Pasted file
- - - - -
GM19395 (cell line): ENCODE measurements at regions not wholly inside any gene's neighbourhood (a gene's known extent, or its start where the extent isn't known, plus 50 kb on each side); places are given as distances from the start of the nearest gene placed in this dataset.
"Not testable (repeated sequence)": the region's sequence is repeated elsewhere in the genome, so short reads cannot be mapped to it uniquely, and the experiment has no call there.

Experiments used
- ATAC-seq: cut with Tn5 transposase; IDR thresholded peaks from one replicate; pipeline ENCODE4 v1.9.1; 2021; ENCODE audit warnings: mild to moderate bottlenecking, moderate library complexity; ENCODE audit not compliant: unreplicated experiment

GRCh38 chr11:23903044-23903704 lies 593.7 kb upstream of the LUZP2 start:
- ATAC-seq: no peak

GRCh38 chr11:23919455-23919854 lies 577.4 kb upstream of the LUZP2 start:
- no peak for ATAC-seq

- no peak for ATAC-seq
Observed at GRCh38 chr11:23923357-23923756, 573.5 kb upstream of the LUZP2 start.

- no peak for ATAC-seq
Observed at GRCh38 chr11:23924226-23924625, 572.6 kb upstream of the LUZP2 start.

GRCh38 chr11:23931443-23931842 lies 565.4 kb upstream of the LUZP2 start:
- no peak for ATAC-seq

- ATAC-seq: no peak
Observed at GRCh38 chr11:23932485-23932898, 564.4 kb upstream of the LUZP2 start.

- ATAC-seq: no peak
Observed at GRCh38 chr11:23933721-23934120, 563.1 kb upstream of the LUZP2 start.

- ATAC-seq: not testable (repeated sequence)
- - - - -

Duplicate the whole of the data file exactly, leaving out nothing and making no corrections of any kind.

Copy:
GM19395 (cell line): ENCODE measurements at regions not wholly inside any gene's neighbourhood (a gene's known extent, or its start where the extent isn't known, plus 50 kb on each side); places are given as distances from the start of the nearest gene placed in this dataset.
"Not testable (repeated sequence)": the region's sequence is repeated elsewhere in the genome, so short reads cannot be mapped to it uniquely, and the experiment has no call there.

Experiments used
- ATAC-seq: cut with Tn5 transposase; IDR thresholded peaks from one replicate; pipeline ENCODE4 v1.9.1; 2021; ENCODE audit warnings: mild to moderate bottlenecking, moderate library complexity; ENCODE audit not compliant: unreplicated experiment

GRCh38 chr11:23903044-23903704 lies 593.7 kb upstream of the LUZP2 start:
- ATAC-seq: no peak

GRCh38 chr11:23919455-23919854 lies 577.4 kb upstream of the LUZP2 start:
- no peak for ATAC-seq

- no peak for ATAC-seq
Observed at GRCh38 chr11:23923357-23923756, 573.5 kb upstream of the LUZP2 start.

- no peak for ATAC-seq
Observed at GRCh38 chr11:23924226-23924625, 572.6 kb upstream of the LUZP2 start.

GRCh38 chr11:23931443-23931842 lies 565.4 kb upstream of the LUZP2 start:
- no peak for ATAC-seq

- ATAC-seq: no peak
Observed at GRCh38 chr11:23932485-23932898, 564.4 kb upstream of the LUZP2 start.

- ATAC-seq: no peak
Observed at GRCh38 chr11:23933721-23934120, 563.1 kb upstream of the LUZP2 start.

- ATAC-seq: not testable (repeated sequence)